• Don’t judge. Offer to help – Sometimes, being a Foster parent can be difficult.  People who are not Foster parents don’t understand the special needs and challenges that come with caring for a child who has been exposed to drugs or alcohol, abuse, neglect or abandonment, and have behavioral, emotional, developmental,  or psychological challenges. So if you see a mom at the checkout stand buying subsidized food who seems overwhelmed by unruly, undisciplined kids, don’t write her off as a bad mom. Instead offer a smile, offer to help carry her things to her car, and just be a blessing.
  • Help raise awareness – Change your profile picture on social media and challenge others to do the same, and help give a voice to the thousands of foster kids who are looking for their forever home.

Join the conversation

Do you have questions about Foster Care or Adoption? Are you a Foster or Adoptive mom and are willing to share your story? Email us your questions or share your story and we will post it on our blog.

The Day You Came Home: a letter to my adopted son | by Britta

Photo credit Debbie Rumpza Photography 2011

Photo credit Debbie Rumpza Photography 2011

To My Dear Son,

It was just another Monday morning. We had finished school the week before and I was on the phone with one of my best friends, Holly. Right before Holly and I hung up I got a beep from my other line. I told her to hold on because the caller ID said it was Rose. I had been waiting for this call for over a month. When I picked up the phone Rose said in an excited voice that she didn’t have time to talk but that I needed to go check my email right away. I clicked back over to Holly and while she was still on the phone I checked my email. There it was in black and white. I read out loud: “He was born over the weekend”. I instantly started to cry and had chills all over my body. What happened over the next few hours became a miracle only God could have orchestrated.

I had been praying for you for 3 months prior to your birth. I knew during that time that you were fighting to live. I didn’t know for sure if I would ever get to hold you in my arms but I felt honored to pray for you and be your spiritual mother.

About an hour after I got the email that you were born the phone rang again. This time it was your case worker from CPS. Her name was Becky. She talked with me and told me about you. She said that she needed to check and see if you were healthy enough to come home. She said you might have to go to a special place called the PICC Center. That’s where babies born affected by drugs go to safely wean from the drugs in their system. I hung up the phone and called daddy. I gave him the update. I also called our adoption agency and told them what was going on. Our adoption counselor called Becky and sent over our home-study. Then not long after that Becky called me back and said that you were ready to come home. I was in shock!! She said that I needed to call your nurse at the hospital to get the details on how and where to pick you up. I called the nurse next and she was so sweet. She said that all the nurses wanted to take you home. I told her I would be there in about 2 hours. I called daddy back but he couldn’t come with me to get you because he was working. So I called Rose back. Remember she’s the woman who called me and emailed me that you were born. She is your aunt and we met her at church and she told us all about you. Aunt Rose asked if she could come with me to pick you up and of course I said YES!!!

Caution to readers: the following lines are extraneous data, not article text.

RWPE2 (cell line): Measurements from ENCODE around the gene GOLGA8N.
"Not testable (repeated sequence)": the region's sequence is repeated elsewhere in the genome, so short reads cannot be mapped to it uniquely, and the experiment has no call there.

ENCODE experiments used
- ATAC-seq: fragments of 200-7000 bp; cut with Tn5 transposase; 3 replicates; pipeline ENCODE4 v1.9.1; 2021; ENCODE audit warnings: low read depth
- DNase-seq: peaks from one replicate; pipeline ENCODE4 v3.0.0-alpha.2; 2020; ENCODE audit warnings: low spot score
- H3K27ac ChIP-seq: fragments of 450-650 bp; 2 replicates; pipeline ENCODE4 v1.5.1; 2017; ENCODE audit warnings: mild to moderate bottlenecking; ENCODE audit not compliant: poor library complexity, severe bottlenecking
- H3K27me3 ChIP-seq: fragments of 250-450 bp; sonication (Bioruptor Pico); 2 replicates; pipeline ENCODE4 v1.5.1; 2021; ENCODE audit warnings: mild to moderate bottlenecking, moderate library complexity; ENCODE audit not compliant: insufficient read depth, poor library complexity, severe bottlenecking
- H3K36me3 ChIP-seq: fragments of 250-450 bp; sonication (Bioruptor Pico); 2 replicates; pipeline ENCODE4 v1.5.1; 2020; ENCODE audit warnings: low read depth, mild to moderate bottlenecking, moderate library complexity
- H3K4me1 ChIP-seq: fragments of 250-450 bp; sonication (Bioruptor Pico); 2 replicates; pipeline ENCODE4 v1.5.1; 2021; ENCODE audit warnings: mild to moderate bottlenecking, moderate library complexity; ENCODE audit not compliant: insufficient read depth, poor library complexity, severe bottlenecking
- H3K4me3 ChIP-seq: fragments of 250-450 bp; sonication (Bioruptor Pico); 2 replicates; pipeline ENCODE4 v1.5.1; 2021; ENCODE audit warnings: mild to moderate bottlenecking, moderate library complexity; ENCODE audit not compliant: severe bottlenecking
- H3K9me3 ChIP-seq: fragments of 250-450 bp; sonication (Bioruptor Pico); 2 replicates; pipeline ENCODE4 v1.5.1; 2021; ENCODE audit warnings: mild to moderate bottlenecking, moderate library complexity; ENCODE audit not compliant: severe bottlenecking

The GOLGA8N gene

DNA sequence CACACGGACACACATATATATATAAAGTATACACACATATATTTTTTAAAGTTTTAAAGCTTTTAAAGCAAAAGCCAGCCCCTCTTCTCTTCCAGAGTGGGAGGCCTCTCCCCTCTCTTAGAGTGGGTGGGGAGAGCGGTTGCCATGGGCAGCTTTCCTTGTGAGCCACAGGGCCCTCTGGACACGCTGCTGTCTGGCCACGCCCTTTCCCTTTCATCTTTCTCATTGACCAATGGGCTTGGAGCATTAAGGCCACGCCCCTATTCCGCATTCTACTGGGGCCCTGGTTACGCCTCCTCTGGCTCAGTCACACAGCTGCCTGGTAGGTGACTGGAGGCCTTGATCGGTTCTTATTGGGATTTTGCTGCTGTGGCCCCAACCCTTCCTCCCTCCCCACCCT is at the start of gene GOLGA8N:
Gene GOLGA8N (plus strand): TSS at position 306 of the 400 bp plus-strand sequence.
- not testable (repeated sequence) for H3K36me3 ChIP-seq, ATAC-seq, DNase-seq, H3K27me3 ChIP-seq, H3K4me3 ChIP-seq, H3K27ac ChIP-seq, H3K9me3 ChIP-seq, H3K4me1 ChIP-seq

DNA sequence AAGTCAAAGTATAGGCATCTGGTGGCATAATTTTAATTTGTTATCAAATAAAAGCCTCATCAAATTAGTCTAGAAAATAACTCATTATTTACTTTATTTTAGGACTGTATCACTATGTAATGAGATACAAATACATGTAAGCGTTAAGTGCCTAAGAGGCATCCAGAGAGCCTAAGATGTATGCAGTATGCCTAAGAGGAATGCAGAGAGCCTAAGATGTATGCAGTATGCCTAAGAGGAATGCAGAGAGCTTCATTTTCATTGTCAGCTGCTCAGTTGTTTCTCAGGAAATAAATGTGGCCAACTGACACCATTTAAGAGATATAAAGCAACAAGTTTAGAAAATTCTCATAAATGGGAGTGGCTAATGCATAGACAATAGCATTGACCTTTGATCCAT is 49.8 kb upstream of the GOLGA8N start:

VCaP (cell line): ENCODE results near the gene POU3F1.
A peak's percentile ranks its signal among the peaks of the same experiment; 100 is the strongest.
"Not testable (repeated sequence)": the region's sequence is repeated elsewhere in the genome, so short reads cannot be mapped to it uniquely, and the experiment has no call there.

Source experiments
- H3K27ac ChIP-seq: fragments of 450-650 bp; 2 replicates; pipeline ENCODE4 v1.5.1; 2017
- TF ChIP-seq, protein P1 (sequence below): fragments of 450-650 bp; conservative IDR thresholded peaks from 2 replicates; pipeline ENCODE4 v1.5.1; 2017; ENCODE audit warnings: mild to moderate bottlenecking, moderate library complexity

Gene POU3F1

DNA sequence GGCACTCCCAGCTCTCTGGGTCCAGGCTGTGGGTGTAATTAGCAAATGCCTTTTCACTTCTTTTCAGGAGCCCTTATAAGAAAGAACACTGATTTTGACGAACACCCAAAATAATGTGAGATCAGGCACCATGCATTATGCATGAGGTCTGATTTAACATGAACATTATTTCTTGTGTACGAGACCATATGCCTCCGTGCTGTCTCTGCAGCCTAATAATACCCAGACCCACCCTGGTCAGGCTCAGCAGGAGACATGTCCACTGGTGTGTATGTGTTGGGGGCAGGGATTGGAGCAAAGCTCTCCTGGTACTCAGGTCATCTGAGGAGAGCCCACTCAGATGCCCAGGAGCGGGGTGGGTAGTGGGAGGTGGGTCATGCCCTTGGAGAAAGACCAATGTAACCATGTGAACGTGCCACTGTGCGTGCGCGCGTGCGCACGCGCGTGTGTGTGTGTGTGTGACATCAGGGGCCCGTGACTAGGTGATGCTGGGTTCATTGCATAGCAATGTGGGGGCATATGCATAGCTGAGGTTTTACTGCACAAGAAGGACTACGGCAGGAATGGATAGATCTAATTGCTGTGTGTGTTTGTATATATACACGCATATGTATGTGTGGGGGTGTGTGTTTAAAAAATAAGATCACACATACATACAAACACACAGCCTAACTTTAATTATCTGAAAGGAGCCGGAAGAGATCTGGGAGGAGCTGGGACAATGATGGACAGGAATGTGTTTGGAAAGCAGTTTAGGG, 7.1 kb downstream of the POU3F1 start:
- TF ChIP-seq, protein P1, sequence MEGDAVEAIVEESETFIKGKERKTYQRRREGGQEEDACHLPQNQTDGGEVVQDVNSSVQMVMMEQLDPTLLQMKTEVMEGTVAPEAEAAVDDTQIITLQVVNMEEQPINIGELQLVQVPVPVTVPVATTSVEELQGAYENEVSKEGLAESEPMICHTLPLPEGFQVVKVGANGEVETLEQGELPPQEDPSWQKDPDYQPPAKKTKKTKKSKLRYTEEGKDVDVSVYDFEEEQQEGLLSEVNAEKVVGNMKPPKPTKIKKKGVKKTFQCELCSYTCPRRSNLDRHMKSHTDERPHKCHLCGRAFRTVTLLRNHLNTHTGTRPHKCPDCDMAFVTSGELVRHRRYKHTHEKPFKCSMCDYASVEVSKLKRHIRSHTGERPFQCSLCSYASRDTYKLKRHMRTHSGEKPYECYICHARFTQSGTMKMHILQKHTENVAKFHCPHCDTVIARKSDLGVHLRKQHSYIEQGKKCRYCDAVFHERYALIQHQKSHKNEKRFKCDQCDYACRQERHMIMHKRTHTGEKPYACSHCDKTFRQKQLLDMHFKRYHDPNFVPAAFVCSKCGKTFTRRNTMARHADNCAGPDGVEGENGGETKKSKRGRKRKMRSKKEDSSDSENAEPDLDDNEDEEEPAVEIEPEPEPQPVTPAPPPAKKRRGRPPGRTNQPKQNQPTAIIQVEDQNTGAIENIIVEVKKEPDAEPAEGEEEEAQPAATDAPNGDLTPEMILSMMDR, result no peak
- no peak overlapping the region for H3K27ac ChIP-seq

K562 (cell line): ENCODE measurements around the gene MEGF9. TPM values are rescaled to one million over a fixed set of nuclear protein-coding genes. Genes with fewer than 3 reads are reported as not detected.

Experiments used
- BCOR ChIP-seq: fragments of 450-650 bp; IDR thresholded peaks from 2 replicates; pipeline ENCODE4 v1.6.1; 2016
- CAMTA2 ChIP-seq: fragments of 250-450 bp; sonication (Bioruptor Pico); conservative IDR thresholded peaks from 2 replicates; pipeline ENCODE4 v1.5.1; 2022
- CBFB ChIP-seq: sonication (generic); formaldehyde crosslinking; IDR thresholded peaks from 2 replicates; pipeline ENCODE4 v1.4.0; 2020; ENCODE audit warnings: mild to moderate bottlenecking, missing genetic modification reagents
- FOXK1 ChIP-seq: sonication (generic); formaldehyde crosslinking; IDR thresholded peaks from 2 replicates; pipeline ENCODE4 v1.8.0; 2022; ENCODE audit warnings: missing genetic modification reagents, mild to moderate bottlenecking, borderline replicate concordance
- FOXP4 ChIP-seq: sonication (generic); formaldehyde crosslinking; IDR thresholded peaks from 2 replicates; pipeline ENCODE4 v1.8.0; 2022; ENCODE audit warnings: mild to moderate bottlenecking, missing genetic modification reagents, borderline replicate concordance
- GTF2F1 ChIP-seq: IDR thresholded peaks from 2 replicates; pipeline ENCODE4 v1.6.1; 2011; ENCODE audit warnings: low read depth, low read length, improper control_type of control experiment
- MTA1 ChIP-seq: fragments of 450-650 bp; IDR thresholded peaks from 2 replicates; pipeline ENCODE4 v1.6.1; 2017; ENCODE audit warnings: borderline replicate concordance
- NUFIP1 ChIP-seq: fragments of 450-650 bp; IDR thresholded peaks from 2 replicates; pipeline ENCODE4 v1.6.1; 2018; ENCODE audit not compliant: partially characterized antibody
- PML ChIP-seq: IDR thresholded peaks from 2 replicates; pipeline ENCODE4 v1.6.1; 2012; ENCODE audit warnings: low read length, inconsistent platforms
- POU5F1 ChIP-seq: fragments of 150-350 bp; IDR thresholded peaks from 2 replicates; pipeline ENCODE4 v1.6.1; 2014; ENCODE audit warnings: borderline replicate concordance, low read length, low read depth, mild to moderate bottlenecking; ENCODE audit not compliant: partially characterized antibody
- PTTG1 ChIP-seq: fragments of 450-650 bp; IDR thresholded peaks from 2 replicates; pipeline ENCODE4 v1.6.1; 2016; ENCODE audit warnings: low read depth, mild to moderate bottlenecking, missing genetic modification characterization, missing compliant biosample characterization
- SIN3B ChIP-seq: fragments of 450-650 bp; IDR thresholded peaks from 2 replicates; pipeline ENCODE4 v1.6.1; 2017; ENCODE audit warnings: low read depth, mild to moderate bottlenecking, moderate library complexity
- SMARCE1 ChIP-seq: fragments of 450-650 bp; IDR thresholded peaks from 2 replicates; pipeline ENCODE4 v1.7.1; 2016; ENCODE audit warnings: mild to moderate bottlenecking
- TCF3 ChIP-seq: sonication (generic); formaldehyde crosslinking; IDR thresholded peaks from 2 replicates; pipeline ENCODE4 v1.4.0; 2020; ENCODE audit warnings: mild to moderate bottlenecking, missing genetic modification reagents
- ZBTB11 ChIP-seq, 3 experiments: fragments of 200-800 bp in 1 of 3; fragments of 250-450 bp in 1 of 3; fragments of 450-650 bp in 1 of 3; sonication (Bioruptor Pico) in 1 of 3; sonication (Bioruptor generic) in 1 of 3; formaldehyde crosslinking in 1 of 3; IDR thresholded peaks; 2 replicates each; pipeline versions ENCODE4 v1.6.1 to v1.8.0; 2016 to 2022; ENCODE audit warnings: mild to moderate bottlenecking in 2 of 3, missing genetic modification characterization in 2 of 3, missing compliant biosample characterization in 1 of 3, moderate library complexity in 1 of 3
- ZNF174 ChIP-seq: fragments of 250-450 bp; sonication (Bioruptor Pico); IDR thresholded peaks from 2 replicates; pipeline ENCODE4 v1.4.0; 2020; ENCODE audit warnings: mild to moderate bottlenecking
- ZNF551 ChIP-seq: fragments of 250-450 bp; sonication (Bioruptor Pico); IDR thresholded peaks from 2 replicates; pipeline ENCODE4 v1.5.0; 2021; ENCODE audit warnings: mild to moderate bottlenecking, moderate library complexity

It was a long 2 hour car ride to get you but it went by so fast! Aunt Rose and I talked and she told me all about your biological family. We cried and we laughed. When we got to the hospital we went up and met the case worker in the birthing center. They took us to a room. Moments later they brought you into see us. We cried again. You were such a beautiful baby!!!! I asked Aunt Rose if she wanted to hold you and she said that I should hold you first because I am your mama. I told her that I would be honored if she would hand you to me. That was such a special moment and one I will never forget.

The first time I held you in my arms was amazing. I felt like I was going to float away with happiness. I had been waiting for this day for so very long. I fell instantly in love with you. You were not of my flesh, nor of my bone, yet at that moment I knew you were truly my own.

Photo credit Debbie Rumpza Photography 2011

Photo credit Debbie Rumpza Photography 2011

Soon it was time to head home. I dressed you in a sweet little outfit with a hat that said “watch me go”, I fed you, and then put you into your car seat. I buckled you into the van and off we went. I kept telling Aunt Rose to pinch me because I thought I was dreaming. We were so hungry so we stopped for Mexican food. I inhaled my salad so fast I don’t even think I tasted it. I just wanted to hold you!! You didn’t cry a peep all the way home. Once I got to Aunt Rose’s house your two sisters came out to see you. Aunt Rose adopted them and she is now their mommy. They didn’t know you were their brother but they saw you for the first time the day after you were born. I gave Aunt Rose a big, big hug and then got into the van and drove away with you. Just you and me!!